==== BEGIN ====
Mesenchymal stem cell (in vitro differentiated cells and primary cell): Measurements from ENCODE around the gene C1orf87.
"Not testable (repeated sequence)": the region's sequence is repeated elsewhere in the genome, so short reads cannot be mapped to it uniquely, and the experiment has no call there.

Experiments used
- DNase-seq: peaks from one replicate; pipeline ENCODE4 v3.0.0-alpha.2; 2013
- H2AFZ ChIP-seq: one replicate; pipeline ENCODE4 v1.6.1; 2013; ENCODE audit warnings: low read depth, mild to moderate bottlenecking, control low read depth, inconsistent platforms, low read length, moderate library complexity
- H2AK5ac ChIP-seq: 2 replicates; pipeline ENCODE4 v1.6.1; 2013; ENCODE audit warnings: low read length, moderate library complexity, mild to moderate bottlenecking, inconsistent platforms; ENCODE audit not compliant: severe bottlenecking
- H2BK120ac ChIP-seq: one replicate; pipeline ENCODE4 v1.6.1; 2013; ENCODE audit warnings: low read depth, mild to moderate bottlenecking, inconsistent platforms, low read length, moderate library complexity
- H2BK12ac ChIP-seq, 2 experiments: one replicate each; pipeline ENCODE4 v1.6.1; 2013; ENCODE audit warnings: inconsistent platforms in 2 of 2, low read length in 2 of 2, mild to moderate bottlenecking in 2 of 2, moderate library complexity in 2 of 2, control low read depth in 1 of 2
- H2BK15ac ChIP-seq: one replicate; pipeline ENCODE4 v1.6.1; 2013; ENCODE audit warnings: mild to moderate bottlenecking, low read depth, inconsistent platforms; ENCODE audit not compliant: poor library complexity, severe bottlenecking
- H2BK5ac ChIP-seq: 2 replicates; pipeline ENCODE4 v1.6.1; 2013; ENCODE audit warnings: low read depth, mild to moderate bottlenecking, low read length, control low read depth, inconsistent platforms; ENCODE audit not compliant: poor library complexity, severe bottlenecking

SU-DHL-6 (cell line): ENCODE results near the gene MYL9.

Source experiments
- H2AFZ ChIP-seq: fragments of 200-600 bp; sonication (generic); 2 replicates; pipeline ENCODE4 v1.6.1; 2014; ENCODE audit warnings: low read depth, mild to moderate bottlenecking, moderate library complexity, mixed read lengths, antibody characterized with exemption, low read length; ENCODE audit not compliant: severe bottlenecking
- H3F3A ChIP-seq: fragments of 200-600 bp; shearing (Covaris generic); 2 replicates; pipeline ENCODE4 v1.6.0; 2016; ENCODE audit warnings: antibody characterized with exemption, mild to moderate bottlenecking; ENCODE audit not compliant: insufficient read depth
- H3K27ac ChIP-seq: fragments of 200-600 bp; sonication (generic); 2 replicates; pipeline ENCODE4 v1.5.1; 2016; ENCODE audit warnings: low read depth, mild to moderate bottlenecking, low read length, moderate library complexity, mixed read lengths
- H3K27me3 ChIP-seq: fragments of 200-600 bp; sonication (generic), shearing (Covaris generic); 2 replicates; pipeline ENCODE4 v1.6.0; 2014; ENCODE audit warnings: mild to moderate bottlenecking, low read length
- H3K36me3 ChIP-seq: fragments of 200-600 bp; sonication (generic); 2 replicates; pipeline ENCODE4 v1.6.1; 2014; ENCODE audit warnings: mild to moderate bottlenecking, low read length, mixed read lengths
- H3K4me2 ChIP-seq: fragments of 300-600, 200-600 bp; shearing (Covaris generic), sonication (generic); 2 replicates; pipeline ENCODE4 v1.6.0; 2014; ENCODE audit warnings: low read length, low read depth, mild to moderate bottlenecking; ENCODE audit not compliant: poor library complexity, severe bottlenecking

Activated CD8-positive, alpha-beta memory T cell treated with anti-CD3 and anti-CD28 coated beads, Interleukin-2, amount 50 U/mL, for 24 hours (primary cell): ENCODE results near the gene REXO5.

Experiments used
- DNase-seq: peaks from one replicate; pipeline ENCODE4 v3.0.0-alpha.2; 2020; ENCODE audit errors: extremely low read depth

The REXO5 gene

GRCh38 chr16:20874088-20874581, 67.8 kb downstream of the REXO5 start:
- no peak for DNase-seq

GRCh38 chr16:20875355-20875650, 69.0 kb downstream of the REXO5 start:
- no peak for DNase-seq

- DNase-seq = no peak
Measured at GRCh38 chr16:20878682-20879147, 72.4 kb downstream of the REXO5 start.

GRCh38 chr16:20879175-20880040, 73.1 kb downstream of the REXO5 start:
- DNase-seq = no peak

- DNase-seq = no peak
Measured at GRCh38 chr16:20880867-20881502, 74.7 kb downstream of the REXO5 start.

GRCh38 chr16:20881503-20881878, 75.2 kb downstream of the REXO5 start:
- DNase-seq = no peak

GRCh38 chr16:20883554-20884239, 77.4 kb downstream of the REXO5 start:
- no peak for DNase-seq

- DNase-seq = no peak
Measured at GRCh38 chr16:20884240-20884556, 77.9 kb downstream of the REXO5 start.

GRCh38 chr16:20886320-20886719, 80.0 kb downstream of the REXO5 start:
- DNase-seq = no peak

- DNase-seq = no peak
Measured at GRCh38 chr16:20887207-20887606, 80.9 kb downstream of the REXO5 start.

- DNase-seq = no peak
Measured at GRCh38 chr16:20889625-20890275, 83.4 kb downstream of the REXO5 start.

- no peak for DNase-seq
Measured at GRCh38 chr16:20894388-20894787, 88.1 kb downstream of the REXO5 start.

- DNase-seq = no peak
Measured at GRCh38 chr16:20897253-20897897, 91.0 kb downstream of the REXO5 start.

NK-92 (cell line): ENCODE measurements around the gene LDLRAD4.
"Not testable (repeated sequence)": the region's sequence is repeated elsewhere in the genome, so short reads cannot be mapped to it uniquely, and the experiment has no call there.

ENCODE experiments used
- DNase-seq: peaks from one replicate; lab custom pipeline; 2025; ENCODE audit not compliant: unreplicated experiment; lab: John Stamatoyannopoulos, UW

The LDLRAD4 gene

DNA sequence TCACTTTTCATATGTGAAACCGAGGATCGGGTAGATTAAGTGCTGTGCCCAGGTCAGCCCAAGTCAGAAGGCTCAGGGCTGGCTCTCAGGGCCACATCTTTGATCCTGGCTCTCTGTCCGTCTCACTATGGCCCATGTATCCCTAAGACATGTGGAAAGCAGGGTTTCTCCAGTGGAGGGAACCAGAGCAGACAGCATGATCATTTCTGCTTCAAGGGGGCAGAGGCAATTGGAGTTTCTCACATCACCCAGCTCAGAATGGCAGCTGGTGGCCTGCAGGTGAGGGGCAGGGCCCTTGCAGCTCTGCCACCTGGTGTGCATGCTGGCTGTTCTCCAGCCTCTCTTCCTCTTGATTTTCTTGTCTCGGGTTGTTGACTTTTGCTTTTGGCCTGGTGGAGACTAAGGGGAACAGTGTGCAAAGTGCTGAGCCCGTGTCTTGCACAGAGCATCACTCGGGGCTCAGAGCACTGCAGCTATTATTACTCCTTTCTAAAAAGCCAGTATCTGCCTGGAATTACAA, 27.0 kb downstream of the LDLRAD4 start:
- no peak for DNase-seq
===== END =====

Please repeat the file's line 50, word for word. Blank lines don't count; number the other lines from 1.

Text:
"Not testable (repeated sequence)": the region's sequence is repeated elsewhere in the genome, so short reads cannot be mapped to it uniquely, and the experiment has no call there.